The Fog of War

In following the recent events in Iran, I’ve been amazed at the depth, nuance, and sense of immediacy Twitter has lent to the proceedings. Reading tweets from thousands of miles away, I can’t help but feel a sense of being there, on the ground, experiencing the excitement, the terror, the bravery and the confusion in real time.

In a world where everything is covered, where canned statements are issued ad nauseum, where pundits pontificate endlessly, there’s something disconcerting yet refreshing about not really knowing what’s going on. We don’t have Brian Williams or Anderson Cooper or (god forbid) Geraldo Rivera reporting live. Instead we’re getting this rough, confused, ecstatic, frenzied, scattered reporting straight from the protesters. This unedited, unabridged data flow is something new, even in this world of mass, instant communication. In many ways, it’s very similar to actually being there, in the crowd.

This realization got me thinking about the very real, on-the-ground confusion that’s so often ignored in history. When we read the accounts of battles, or protests, or disease, or any other calamitous event, it’s typically from this bird’s eye, 20/20 hindsight perspective. But the on-the-ground reality, as we’re seeing in Iran right now, is so much messier, so much more confused. Carl von Clausewitz called this confusion, this lack of information, the “fog of war”. While a very apt description, I do think it’s important to keep in mind that this fog extends beyond the battlefield, especially when we’re talking about an age where information could only travel as fast as a guy on a horse (or in a boat).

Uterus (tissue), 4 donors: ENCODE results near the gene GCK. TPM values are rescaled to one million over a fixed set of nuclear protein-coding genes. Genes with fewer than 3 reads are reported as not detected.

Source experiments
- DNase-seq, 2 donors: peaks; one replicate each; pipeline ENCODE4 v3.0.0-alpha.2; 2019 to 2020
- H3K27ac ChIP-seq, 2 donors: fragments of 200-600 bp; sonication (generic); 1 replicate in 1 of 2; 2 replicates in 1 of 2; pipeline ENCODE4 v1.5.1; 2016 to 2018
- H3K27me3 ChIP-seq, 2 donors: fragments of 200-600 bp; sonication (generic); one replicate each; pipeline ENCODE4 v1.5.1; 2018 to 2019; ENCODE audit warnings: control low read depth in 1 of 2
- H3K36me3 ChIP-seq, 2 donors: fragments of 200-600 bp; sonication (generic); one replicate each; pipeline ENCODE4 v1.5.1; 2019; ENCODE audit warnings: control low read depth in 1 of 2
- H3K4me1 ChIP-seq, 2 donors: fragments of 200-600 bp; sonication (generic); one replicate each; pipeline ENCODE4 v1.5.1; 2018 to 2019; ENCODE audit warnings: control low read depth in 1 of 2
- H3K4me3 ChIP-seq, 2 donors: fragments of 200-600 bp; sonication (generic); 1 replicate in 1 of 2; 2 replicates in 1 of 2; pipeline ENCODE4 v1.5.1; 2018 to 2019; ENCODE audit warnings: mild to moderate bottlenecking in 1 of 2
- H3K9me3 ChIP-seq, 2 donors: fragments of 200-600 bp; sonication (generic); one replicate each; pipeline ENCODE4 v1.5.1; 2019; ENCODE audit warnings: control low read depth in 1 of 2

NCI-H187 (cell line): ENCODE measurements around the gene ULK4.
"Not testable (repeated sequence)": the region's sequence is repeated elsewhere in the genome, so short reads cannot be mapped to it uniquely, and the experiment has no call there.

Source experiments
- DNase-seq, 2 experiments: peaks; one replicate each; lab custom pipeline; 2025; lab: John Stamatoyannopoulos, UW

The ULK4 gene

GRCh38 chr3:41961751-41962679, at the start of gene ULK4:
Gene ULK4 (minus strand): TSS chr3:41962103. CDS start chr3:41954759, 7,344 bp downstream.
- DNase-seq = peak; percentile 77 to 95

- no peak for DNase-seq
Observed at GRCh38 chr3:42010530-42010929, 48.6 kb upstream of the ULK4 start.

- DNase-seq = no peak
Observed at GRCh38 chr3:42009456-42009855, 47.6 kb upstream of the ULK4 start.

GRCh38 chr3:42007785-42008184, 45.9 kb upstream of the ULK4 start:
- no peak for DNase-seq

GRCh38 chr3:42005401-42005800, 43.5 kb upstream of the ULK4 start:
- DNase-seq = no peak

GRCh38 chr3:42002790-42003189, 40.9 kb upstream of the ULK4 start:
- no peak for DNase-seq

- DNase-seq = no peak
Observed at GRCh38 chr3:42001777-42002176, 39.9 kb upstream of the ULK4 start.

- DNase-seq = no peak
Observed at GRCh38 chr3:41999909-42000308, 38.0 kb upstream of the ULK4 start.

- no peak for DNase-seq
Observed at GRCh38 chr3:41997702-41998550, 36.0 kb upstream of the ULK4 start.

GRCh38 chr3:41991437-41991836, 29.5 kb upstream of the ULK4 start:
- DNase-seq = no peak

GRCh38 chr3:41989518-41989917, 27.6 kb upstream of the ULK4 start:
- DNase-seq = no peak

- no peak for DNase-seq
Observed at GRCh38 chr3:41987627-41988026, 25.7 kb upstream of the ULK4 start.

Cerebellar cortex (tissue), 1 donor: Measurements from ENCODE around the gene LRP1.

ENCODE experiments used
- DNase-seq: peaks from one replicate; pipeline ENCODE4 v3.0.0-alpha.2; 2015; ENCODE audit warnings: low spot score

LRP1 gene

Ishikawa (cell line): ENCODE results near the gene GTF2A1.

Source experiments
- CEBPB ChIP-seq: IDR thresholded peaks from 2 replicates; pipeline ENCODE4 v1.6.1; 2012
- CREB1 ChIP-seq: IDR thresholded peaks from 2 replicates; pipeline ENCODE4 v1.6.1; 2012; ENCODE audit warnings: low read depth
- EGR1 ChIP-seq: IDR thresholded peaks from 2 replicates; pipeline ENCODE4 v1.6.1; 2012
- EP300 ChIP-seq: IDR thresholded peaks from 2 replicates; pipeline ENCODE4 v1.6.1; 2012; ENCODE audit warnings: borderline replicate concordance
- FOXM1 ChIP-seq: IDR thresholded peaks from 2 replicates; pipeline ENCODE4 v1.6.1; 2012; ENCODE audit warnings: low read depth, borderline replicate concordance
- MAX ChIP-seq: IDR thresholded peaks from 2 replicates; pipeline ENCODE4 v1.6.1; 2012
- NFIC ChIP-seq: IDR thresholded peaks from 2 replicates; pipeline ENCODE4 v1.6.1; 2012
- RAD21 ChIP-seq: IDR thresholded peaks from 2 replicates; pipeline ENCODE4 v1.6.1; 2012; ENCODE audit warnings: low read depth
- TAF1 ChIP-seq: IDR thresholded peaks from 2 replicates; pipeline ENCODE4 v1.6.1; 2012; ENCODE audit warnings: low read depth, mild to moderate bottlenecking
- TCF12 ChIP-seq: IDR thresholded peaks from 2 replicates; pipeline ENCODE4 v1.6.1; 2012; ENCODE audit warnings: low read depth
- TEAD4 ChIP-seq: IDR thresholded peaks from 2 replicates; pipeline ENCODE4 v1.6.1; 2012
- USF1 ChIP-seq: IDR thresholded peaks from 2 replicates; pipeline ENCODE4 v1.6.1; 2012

As I start thinking about how to structure and approach the Belisarius novel, I keep coming back to this sense of confusion. Information flow, or lack thereof, plays a critical role in pretty much every aspect of Belisarius’ career. And while it’s something I’ve always planned to bake into the story, it’s taken a new media revolution in a far-flung Middle Eastern country to really bring it home.

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2 Responses to The Fog of War

  1. marksbody says:

    Regarding the speed of information, I think this is one of the best things about writing a historical novel. Adventure fiction of any kind should follow the J. Michael Straczynski rule: “all ships travel at the speed of plot” …if it needs to arrive in the nick of time, it does. If it needs to be too late, it is. Since in ancient times information travels on ships, information also flows at the speed of plot. Separated groups are unaware of crucial events.

    Speaking of Iraq, in “Saint Mark’s Body” I desperately needed a way for the Caliph in Baghdad to affect events in Alexandria, hundreds of miles away. A little research turned up a system of fast roads and relay horses. The messengers rode out from Baghdad at the “speed of plot” and delivered the message four days later.

    Richard
    http://www.saintmarksbody.com
    webnovel in progress at http://www.saintmarksbody.com/buono

  2. Matt says:

    Love that JMS rule!

    I agree completely about the speed of plot…and there are some key scenes in Belisarius’ career where information (or the lack thereof) figures prominently into the way things go down, and into the actions Belisarius himself is forced to take. Should be a lot of fun to play around with!

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